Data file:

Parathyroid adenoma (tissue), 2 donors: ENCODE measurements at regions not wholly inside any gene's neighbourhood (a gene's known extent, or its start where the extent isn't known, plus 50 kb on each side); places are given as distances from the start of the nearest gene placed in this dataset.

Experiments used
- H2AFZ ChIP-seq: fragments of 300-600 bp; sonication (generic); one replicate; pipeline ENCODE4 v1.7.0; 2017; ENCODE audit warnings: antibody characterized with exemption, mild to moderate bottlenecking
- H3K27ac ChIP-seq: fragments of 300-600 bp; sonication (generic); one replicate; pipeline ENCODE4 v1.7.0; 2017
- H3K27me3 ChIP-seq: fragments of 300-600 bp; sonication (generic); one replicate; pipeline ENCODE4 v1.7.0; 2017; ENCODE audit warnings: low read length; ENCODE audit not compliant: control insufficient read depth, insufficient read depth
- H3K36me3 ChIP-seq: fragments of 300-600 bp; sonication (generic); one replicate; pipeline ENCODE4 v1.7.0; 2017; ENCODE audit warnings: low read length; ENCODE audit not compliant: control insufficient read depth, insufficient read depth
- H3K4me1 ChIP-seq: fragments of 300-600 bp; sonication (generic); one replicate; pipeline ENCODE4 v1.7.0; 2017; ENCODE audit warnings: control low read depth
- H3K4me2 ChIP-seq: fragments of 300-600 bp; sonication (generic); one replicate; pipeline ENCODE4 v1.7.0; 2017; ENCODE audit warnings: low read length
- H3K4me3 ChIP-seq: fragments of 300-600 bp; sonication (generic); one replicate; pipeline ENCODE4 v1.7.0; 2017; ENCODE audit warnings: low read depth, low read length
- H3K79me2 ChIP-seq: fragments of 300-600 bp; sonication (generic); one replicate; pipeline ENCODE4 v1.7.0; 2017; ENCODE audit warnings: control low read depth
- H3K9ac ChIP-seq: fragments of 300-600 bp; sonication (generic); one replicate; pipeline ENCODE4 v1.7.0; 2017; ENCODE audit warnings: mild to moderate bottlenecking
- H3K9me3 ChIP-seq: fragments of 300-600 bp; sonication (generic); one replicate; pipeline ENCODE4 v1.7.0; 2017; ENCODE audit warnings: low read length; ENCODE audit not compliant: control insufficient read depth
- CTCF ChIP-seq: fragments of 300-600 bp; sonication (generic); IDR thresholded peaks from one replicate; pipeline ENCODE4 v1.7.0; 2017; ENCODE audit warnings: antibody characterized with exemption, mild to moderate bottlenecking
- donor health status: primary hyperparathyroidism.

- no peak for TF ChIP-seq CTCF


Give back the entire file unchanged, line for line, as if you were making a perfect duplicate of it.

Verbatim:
Parathyroid adenoma (tissue), 2 donors: ENCODE measurements at regions not wholly inside any gene's neighbourhood (a gene's known extent, or its start where the extent isn't known, plus 50 kb on each side); places are given as distances from the start of the nearest gene placed in this dataset.

Experiments used
- H2AFZ ChIP-seq: fragments of 300-600 bp; sonication (generic); one replicate; pipeline ENCODE4 v1.7.0; 2017; ENCODE audit warnings: antibody characterized with exemption, mild to moderate bottlenecking
- H3K27ac ChIP-seq: fragments of 300-600 bp; sonication (generic); one replicate; pipeline ENCODE4 v1.7.0; 2017
- H3K27me3 ChIP-seq: fragments of 300-600 bp; sonication (generic); one replicate; pipeline ENCODE4 v1.7.0; 2017; ENCODE audit warnings: low read length; ENCODE audit not compliant: control insufficient read depth, insufficient read depth
- H3K36me3 ChIP-seq: fragments of 300-600 bp; sonication (generic); one replicate; pipeline ENCODE4 v1.7.0; 2017; ENCODE audit warnings: low read length; ENCODE audit not compliant: control insufficient read depth, insufficient read depth
- H3K4me1 ChIP-seq: fragments of 300-600 bp; sonication (generic); one replicate; pipeline ENCODE4 v1.7.0; 2017; ENCODE audit warnings: control low read depth
- H3K4me2 ChIP-seq: fragments of 300-600 bp; sonication (generic); one replicate; pipeline ENCODE4 v1.7.0; 2017; ENCODE audit warnings: low read length
- H3K4me3 ChIP-seq: fragments of 300-600 bp; sonication (generic); one replicate; pipeline ENCODE4 v1.7.0; 2017; ENCODE audit warnings: low read depth, low read length
- H3K79me2 ChIP-seq: fragments of 300-600 bp; sonication (generic); one replicate; pipeline ENCODE4 v1.7.0; 2017; ENCODE audit warnings: control low read depth
- H3K9ac ChIP-seq: fragments of 300-600 bp; sonication (generic); one replicate; pipeline ENCODE4 v1.7.0; 2017; ENCODE audit warnings: mild to moderate bottlenecking
- H3K9me3 ChIP-seq: fragments of 300-600 bp; sonication (generic); one replicate; pipeline ENCODE4 v1.7.0; 2017; ENCODE audit warnings: low read length; ENCODE audit not compliant: control insufficient read depth
- CTCF ChIP-seq: fragments of 300-600 bp; sonication (generic); IDR thresholded peaks from one replicate; pipeline ENCODE4 v1.7.0; 2017; ENCODE audit warnings: antibody characterized with exemption, mild to moderate bottlenecking
- donor health status: primary hyperparathyroidism.

- no peak for TF ChIP-seq CTCF